Maryland Bill Banning Police Searches Based on Smell of Marijuana Becomes Laws

In April Maryland’s Legislature passed legislation that prohibits police from using the smell of marijuana as reasonable suspicion or probable cause in order to detain an individual, while also reducing the penalty for publicly consuming marijuana. The proposal has now become law without the governor’s signature.

House Bill 1071 was filed by Delegate Charlotte Crutchfield along with 43 cosponsors. The measure passed  the House of Delegates 101 to 36, and was passed by the Senate unanimously, 27 to 0. Governor Wes Moore chose to neither sign the bill into law or veto it. Given the window for Governor Moore to do either of those options has passed, House Bill 1071 has been enacted into law without the governor’s signature. It officially takes effect on July 1.

House Bill 1071 will prohibit  “a law enforcement officer from initiating a stop or a search of a person, a motor vehicle, or a vessel based solely” on the smell of marijuana. The proposal also reduces the fine associated with smoking marijuana in public (which remains a civil infraction even under the voter-approved legalization initiative) from $250 to $50 for a first offense, and from $500 to $150 for subsequent offenses.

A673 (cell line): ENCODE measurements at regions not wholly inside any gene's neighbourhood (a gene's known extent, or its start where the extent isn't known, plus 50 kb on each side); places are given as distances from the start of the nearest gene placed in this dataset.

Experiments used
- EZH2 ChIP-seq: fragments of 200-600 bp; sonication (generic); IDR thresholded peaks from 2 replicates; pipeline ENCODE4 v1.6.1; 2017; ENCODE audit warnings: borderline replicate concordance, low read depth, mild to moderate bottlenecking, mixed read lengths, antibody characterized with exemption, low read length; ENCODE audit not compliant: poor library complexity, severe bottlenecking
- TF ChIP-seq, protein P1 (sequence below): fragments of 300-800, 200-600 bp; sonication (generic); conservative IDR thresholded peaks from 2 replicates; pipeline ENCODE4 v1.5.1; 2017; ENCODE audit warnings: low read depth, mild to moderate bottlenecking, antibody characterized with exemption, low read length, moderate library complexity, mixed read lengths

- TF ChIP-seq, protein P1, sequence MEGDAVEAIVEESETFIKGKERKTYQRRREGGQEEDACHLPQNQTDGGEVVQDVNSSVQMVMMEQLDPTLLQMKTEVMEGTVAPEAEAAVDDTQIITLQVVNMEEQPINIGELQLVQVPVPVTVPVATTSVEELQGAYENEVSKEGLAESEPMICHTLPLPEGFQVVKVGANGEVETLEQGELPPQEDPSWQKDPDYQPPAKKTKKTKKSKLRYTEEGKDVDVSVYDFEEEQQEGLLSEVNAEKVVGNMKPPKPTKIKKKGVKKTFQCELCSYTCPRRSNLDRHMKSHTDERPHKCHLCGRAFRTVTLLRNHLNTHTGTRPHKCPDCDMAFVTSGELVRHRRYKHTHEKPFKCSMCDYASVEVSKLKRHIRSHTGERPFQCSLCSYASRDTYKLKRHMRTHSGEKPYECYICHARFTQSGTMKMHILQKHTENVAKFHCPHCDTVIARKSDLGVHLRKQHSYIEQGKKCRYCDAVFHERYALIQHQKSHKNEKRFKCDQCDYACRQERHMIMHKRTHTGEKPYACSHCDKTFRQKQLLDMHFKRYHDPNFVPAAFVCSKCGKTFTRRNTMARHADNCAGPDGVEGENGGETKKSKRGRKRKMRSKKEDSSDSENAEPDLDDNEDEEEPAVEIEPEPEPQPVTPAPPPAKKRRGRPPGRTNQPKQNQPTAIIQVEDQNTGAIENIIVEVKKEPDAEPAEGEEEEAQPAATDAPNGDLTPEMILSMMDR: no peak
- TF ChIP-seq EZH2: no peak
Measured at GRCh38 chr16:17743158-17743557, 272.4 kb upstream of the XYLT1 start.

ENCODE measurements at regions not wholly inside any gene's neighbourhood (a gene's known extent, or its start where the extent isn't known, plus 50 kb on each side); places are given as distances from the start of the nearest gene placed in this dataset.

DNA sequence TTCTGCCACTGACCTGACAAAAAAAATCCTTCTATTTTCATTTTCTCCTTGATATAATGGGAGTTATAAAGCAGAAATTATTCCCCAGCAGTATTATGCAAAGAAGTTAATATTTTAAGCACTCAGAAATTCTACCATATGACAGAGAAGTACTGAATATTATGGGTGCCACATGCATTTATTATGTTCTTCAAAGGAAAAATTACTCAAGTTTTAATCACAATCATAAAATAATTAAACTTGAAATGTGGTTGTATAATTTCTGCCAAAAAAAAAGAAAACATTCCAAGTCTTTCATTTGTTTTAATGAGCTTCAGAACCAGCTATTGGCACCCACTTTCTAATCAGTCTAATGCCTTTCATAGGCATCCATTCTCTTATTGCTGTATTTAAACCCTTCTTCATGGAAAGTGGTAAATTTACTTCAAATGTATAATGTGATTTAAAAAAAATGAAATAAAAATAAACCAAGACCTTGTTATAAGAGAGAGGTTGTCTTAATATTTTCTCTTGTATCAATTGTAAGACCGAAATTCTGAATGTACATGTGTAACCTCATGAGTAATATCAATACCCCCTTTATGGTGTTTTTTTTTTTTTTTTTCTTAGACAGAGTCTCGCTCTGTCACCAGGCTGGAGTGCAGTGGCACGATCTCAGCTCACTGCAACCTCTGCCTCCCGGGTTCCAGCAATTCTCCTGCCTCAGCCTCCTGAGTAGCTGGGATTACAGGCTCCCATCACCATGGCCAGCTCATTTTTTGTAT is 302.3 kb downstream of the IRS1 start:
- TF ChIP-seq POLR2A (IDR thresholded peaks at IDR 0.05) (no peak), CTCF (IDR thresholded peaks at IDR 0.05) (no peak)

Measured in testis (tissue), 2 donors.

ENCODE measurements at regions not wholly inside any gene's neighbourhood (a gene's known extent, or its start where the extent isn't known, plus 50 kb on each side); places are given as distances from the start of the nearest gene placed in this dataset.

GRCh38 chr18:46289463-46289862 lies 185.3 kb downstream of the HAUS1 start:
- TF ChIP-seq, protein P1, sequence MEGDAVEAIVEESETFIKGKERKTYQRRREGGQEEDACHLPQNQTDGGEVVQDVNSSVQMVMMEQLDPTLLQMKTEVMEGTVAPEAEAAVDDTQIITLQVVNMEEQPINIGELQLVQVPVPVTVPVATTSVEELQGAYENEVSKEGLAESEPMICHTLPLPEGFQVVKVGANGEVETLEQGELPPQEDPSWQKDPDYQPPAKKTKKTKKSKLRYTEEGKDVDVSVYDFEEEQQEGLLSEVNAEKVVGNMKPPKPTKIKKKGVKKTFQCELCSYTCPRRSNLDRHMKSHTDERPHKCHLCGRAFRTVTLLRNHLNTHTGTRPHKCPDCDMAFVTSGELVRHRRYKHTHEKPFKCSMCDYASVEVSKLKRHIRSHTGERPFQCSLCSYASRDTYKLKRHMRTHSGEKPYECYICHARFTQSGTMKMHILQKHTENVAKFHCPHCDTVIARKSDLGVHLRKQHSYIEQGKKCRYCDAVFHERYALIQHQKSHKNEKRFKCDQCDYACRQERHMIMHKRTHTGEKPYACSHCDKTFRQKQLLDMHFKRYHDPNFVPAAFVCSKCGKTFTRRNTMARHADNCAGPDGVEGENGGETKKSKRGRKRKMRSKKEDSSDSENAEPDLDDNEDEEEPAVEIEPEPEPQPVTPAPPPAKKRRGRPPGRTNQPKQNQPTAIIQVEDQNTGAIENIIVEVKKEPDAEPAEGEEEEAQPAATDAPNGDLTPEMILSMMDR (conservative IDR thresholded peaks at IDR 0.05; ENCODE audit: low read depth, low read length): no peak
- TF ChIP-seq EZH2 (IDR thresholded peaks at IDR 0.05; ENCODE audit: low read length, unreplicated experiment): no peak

The legislation is timely as an initiative legalizing the possession of up to 1.5 ounces of marijuana was passed by voters in November, with it going into full effect on July 1.

Specifically, House Bill 1071 states that:

A LAW ENFORCEMENT OFFICER MAY NOT INITIATE A STOP OR A SEARCH OF A PERSON, A MOTOR VEHICLE, OR A VESSEL BASED SOLELY ON ONE OR MORE OF THE FOLLOWING:

(1) THE ODOR OF BURNT OR UNBURNT CANNABIS;

(2) THE POSSESSION OR SUSPICION OF POSSESSION OF CANNABIS THAT DOES NOT EXCEED THE PERSONAL USE AMOUNT, AS DEFINED UNDER § 5–601 OF THE CRIMINAL LAW ARTICLE; OR

(3) THE PRESENCE OF CASH OR CURRENCY IN PROXIMITY TO 28 CANNABIS WITHOUT OTHER INDICIA OF AN INTENT TO DISTRIBUTE.

Thank you for reading The Marijuana Herald!